To my delight I stumbled upon a real treat. The Paul Stankard & Stankard Studio Artists Exhibition was in the gallery, and I HAD MY NIKKON CAMERA & I Pod.
I would have given my right arm to have the opportunity to photograph these works in early morning sunlight without the plastic case separating me from obtaining the perfect photograph.
The gallery & museum feature some of the finest paperweight artists. You can see work from the Kontes, Gordon Smith, Chris Buzzini, Debbie Tarsitano, Bob & Ray Banford just to mention a few.
Josh Simpson's work is also within the gallery store. I could have kicked myself for missing the Corning Josh Simpson Megaplanet / Worlds Within Exhibition.
His work is even more detailed if you can imagine! It is layers upon layers of detail birthed of fire. He is the poster boy of what a true glass artist is. If you are not familiar with his work go to www.megaplanet.com and buy the video documentary then pick up one of his inhabited planets, they are affordable at $250.00 each and they will not dissapoint. Photos just do not do the depth in art glass any justice.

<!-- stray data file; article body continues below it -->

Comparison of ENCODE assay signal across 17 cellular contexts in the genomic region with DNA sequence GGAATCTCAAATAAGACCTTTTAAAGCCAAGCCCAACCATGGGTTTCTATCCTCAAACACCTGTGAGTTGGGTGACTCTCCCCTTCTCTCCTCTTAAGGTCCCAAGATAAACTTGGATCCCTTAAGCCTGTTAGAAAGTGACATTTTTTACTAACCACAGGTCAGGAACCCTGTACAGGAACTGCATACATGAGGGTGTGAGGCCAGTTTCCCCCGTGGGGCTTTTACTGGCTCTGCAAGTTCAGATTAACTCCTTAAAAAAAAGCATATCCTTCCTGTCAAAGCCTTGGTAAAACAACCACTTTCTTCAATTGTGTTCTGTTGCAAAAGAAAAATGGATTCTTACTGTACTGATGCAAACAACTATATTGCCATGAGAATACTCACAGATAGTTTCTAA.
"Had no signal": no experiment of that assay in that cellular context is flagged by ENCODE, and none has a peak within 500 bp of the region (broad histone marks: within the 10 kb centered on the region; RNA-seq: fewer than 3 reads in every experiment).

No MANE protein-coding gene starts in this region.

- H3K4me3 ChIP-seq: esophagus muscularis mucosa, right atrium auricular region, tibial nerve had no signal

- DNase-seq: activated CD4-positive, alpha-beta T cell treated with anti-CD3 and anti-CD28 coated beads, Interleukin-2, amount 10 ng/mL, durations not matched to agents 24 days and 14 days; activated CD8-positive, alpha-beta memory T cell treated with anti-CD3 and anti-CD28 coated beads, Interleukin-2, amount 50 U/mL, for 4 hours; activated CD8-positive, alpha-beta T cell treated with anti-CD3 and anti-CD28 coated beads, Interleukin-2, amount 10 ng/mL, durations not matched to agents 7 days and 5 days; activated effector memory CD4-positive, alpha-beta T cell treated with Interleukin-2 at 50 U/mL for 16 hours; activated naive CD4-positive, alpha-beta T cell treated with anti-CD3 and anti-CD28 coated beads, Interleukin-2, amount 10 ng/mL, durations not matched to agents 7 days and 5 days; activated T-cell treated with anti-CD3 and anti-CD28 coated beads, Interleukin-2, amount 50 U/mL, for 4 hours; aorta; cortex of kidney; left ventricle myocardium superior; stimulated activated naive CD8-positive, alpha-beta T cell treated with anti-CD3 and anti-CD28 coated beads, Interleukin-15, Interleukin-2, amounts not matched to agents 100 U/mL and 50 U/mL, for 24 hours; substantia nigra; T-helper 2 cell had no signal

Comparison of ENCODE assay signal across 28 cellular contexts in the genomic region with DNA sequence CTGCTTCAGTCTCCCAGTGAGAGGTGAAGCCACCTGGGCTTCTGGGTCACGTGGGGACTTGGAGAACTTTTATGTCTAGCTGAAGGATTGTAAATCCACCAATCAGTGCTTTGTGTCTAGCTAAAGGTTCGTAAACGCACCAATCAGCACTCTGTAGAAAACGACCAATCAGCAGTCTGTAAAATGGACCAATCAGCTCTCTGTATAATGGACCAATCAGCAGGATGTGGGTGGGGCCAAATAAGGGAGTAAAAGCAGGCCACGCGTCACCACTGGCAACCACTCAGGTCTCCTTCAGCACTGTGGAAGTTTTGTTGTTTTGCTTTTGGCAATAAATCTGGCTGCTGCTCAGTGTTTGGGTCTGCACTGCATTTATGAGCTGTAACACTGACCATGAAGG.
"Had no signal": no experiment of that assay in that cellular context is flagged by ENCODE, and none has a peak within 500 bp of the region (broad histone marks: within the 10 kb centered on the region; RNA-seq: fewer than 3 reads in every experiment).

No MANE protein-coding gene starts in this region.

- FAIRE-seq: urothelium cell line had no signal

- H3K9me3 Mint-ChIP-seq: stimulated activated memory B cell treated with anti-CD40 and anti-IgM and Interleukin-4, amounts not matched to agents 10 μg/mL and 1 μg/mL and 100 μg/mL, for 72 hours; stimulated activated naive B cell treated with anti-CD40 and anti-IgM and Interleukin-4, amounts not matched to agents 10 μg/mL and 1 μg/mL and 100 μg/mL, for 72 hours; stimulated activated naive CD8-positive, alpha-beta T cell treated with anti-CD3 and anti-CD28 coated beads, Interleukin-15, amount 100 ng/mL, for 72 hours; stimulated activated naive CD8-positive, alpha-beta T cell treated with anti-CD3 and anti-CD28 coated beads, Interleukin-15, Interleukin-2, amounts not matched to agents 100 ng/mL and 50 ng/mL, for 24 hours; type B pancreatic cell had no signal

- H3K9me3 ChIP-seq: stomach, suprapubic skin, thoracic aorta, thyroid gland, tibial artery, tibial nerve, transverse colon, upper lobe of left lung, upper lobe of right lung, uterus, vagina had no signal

OK, back on track here...
Now this photo is a bit deceptive. The work is around a 12-14 inch perfect sphere. It has to weight around 40 pounds or so I imagine. Even though that might not sound like much to YOU, I would like to remind that it weights a great deal more on the end of a steel punty. I am uncertain on if finished halves were assembled during cold working or if the whole piece went into a glory hole for block shaping/reheating after encapsulated pieces were arranged. To be perfectly honest, I am not qualified to answer my own question, but I am on a mission to understand paperweight creation techniques. I have the shott clear and encasement cuff/plate. I think it is time to start with my first formal lesson and book a Loren Stump class as an excellent first step. My luck, I will be mezmerized by murrine and camp out on that technique for a few years instead. Hmmm... that might not be such a bad thing! I keep putting classes off due to requests to teach in my own facility, but it is time to slow things down a bit.
(If your a glass blower or vacuum encasement artist reading this, call me I would like to attend a lecture or pay for studio observation time. ~ Seriously.)
That is the last eye candy shot for now, but I will return with dozens of Wheaton Arts photos of the glassblowers! ~ Starleen
Remember, Students that wish to go on a trip to Wheatons may accompany me monthly free of charge as a Studio benefit. I am both your tour guide and wheel man. The only thing it will cost you is a smile. Keep their fires burning by visiting them often and purchasing a piece of art to treasure. Volunteers work hard to keep the glass molten in historic South Jersey! http://www.wheatonvillage.org
For more information on Starleen or the hot glass studio, visit www.StarleensStudio.com , We would love to hear your feedback!